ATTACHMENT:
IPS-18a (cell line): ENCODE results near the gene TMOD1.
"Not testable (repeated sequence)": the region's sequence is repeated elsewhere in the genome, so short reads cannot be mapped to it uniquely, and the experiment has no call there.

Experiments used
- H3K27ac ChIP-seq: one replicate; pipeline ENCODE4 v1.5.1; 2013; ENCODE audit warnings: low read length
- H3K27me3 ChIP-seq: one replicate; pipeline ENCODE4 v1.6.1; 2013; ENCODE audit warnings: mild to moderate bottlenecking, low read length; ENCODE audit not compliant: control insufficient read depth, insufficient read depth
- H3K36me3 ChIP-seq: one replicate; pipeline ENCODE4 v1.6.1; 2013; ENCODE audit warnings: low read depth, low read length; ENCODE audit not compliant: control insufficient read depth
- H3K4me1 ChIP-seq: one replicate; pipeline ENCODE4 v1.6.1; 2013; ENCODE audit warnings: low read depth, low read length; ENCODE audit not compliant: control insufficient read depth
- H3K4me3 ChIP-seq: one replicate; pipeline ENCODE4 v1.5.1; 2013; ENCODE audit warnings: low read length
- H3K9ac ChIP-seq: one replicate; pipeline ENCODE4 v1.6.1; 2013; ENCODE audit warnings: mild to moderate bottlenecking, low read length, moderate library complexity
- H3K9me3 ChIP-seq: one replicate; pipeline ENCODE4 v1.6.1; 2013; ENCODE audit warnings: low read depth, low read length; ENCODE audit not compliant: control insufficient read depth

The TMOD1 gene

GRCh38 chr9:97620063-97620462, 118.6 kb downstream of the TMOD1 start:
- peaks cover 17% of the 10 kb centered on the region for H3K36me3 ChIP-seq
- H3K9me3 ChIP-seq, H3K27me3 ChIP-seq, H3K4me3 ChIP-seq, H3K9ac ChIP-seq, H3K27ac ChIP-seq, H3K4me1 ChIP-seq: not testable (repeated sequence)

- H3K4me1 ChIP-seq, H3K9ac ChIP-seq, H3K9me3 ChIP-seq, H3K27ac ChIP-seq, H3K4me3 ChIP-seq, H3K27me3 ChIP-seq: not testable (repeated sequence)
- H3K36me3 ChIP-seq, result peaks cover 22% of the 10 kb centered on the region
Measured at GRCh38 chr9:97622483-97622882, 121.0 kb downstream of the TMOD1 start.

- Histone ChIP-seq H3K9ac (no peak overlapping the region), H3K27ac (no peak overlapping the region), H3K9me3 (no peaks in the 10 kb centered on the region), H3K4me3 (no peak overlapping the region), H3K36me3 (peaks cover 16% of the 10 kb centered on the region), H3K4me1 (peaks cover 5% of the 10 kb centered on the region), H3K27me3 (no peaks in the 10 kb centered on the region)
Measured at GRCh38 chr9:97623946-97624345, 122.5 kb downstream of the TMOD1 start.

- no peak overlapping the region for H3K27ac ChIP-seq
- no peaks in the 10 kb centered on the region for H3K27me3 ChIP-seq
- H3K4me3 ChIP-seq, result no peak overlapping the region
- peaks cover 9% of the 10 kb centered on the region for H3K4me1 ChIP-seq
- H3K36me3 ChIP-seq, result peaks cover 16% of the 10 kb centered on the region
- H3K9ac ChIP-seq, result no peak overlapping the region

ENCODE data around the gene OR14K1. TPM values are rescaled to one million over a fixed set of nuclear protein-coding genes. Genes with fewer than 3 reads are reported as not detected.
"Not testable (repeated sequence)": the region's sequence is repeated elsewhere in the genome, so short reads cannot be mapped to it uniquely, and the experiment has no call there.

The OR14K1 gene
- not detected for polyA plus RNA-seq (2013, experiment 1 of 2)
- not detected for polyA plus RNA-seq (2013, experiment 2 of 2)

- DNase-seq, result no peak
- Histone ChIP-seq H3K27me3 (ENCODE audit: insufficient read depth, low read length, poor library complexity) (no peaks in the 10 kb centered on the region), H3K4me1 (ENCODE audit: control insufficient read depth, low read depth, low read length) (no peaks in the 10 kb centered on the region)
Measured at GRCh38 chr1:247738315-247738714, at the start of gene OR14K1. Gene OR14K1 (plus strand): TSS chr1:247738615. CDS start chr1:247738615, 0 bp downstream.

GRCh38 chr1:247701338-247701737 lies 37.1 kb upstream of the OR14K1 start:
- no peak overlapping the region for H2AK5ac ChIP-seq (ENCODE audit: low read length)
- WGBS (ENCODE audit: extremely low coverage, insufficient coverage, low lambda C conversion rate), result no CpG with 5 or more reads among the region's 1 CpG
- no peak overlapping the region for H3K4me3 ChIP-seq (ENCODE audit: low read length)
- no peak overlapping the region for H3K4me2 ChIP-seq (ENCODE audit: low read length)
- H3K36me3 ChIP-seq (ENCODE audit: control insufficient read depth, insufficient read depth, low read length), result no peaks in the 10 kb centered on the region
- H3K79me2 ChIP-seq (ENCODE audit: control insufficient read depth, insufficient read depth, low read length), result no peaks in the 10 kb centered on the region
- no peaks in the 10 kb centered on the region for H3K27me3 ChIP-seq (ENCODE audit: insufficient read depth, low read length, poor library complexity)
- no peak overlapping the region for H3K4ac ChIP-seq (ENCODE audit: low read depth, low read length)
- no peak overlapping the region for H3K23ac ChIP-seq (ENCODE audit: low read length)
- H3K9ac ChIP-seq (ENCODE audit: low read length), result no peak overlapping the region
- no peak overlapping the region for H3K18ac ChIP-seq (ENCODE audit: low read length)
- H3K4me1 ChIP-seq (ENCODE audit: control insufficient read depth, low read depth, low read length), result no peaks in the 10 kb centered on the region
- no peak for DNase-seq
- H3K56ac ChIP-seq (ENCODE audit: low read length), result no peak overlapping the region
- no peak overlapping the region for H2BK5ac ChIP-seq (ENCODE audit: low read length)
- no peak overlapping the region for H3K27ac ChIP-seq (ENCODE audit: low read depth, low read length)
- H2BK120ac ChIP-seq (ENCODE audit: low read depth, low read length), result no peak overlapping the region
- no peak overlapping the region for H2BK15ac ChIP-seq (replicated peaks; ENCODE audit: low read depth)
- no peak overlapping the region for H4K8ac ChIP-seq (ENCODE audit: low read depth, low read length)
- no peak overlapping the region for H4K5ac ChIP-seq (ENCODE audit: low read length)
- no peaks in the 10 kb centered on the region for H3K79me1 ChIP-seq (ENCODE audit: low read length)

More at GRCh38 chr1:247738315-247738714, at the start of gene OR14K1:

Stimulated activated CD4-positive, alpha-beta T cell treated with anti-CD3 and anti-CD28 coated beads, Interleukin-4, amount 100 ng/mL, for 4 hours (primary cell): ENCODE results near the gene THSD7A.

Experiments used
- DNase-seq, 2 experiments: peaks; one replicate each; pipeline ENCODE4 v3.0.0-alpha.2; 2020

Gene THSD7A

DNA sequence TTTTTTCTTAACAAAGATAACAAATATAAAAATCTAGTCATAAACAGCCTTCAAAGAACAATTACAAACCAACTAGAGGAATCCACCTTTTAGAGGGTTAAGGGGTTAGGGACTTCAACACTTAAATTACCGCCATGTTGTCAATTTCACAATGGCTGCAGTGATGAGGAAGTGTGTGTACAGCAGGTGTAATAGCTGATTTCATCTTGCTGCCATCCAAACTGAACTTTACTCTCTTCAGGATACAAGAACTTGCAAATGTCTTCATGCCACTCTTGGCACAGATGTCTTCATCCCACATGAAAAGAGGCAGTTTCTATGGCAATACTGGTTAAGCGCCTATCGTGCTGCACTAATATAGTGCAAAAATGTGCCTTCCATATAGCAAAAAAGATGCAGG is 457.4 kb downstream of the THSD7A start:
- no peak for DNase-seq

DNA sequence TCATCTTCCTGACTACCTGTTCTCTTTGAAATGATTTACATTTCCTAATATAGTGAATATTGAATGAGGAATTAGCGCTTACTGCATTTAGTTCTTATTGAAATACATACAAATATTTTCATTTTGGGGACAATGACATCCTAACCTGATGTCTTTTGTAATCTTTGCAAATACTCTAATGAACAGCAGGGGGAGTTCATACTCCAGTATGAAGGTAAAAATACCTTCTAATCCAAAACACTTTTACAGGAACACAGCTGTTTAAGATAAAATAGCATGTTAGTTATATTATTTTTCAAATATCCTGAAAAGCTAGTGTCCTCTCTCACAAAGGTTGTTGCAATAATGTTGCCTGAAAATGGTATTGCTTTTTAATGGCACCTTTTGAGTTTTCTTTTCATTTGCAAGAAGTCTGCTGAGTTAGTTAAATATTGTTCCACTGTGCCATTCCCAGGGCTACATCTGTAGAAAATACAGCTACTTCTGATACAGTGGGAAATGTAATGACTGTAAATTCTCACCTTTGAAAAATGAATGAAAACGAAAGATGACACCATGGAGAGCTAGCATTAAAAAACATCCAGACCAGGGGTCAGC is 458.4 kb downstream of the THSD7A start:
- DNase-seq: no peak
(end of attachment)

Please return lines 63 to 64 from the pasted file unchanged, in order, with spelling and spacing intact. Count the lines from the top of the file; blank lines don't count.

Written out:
DNA sequence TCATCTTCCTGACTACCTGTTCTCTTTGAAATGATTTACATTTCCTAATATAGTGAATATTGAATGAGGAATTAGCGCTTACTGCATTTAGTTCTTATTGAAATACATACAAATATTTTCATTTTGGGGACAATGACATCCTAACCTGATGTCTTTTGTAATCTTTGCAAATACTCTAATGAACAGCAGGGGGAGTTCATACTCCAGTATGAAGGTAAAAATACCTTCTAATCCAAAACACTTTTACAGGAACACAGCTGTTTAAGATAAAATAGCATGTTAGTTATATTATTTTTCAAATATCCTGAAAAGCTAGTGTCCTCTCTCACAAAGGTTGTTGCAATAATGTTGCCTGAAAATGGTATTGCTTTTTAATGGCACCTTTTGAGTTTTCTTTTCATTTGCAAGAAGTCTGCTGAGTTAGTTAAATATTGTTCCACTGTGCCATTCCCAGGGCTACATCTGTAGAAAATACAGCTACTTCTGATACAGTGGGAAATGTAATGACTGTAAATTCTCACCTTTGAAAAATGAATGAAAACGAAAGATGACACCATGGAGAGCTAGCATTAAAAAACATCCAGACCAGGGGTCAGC is 458.4 kb downstream of the THSD7A start:
- DNase-seq: no peak